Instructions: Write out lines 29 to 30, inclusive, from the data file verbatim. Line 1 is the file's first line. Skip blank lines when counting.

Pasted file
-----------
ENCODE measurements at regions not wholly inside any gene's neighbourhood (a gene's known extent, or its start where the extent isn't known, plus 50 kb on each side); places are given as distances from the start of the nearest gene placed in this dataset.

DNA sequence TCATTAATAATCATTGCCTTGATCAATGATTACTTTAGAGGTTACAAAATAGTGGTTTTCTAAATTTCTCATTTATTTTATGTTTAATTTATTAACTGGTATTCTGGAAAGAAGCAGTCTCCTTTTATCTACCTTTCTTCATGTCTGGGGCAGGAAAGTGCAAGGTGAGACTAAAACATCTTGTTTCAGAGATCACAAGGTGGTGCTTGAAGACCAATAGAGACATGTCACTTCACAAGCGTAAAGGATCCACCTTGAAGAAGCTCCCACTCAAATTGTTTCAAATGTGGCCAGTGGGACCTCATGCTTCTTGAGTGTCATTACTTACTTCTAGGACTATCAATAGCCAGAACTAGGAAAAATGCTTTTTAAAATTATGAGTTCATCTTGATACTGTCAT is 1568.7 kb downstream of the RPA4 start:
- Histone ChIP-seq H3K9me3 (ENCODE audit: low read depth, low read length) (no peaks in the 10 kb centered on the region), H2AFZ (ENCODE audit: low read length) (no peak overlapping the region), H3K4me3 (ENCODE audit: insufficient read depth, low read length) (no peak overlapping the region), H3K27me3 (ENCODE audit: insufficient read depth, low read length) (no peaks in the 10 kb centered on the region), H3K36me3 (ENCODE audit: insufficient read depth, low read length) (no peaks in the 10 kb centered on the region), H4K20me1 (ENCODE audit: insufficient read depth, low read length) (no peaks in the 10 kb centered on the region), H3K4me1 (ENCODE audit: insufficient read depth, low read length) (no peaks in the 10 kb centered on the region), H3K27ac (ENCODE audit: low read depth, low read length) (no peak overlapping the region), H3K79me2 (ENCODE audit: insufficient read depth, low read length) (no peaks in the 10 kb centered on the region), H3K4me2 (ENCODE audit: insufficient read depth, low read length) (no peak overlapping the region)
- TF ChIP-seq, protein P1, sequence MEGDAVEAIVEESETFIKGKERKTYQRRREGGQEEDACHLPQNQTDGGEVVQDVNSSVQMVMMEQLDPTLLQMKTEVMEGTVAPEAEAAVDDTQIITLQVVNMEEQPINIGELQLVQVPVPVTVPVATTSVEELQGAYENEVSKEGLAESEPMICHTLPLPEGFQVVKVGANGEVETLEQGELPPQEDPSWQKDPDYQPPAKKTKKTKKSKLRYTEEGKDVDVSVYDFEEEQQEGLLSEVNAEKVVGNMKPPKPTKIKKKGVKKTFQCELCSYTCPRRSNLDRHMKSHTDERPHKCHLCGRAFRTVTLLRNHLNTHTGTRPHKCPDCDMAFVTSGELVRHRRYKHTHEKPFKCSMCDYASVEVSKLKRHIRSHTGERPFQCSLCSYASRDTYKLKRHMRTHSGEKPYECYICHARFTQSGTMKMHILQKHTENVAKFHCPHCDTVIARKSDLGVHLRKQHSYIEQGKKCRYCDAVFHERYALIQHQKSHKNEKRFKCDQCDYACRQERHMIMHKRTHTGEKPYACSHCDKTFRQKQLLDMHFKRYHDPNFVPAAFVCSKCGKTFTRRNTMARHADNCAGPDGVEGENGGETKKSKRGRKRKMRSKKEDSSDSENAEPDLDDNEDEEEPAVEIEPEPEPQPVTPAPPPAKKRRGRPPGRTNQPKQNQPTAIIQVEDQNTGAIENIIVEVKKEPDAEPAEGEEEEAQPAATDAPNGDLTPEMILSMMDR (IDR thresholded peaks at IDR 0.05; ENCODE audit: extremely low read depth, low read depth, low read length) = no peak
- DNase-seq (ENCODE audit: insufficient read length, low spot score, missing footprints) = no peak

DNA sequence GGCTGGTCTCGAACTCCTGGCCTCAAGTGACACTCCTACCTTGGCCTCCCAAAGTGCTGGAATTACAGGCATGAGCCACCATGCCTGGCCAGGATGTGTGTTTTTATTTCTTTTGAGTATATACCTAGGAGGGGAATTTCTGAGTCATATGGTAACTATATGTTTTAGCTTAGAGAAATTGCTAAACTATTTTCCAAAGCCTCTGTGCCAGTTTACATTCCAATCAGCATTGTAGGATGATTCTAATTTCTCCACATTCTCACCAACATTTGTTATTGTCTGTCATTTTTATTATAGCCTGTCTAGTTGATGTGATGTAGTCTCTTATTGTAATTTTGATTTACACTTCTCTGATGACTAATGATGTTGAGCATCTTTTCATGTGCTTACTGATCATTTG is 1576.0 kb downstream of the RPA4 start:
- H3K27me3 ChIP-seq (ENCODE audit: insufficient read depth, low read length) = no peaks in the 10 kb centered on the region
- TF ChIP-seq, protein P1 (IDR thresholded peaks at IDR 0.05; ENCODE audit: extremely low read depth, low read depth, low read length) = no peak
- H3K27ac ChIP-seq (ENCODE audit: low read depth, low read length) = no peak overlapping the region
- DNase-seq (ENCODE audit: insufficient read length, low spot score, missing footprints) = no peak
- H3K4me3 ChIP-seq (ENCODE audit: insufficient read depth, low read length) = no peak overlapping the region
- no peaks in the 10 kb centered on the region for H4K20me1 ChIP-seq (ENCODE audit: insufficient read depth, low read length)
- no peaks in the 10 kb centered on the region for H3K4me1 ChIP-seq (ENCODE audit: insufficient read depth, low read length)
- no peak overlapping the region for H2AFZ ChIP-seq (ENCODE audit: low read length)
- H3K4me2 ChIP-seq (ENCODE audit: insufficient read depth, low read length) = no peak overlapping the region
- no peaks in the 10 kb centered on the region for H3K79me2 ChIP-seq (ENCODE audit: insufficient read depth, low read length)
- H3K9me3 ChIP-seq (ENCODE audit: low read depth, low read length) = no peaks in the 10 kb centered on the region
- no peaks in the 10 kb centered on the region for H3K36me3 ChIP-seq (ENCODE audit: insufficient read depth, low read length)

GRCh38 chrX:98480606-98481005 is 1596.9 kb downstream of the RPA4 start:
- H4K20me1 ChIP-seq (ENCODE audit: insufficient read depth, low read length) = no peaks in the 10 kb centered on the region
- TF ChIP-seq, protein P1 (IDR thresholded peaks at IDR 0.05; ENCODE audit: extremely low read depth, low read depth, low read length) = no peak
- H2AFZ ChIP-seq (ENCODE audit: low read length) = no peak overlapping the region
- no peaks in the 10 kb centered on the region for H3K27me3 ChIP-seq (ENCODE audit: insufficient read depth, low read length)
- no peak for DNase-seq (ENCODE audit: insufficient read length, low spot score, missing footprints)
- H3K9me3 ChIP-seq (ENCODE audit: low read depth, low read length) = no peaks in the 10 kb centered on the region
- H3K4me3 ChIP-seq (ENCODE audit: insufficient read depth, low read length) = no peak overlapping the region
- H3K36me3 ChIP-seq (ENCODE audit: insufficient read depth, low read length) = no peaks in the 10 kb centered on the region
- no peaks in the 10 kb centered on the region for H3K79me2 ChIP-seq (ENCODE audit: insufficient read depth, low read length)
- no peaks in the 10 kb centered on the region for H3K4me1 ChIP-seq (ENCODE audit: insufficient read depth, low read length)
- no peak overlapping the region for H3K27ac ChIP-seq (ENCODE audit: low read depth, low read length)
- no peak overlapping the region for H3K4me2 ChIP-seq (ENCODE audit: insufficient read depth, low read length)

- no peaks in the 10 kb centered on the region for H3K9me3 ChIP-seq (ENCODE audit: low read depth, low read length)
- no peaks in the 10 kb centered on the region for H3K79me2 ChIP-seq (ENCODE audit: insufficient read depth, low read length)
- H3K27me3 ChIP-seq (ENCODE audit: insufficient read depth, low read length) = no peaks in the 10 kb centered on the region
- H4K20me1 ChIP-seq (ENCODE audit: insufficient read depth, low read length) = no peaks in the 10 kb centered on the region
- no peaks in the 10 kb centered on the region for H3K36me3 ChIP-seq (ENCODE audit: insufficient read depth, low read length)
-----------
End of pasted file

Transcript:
- no peaks in the 10 kb centered on the region for H3K4me1 ChIP-seq (ENCODE audit: insufficient read depth, low read length)
- no peak overlapping the region for H3K27ac ChIP-seq (ENCODE audit: low read depth, low read length)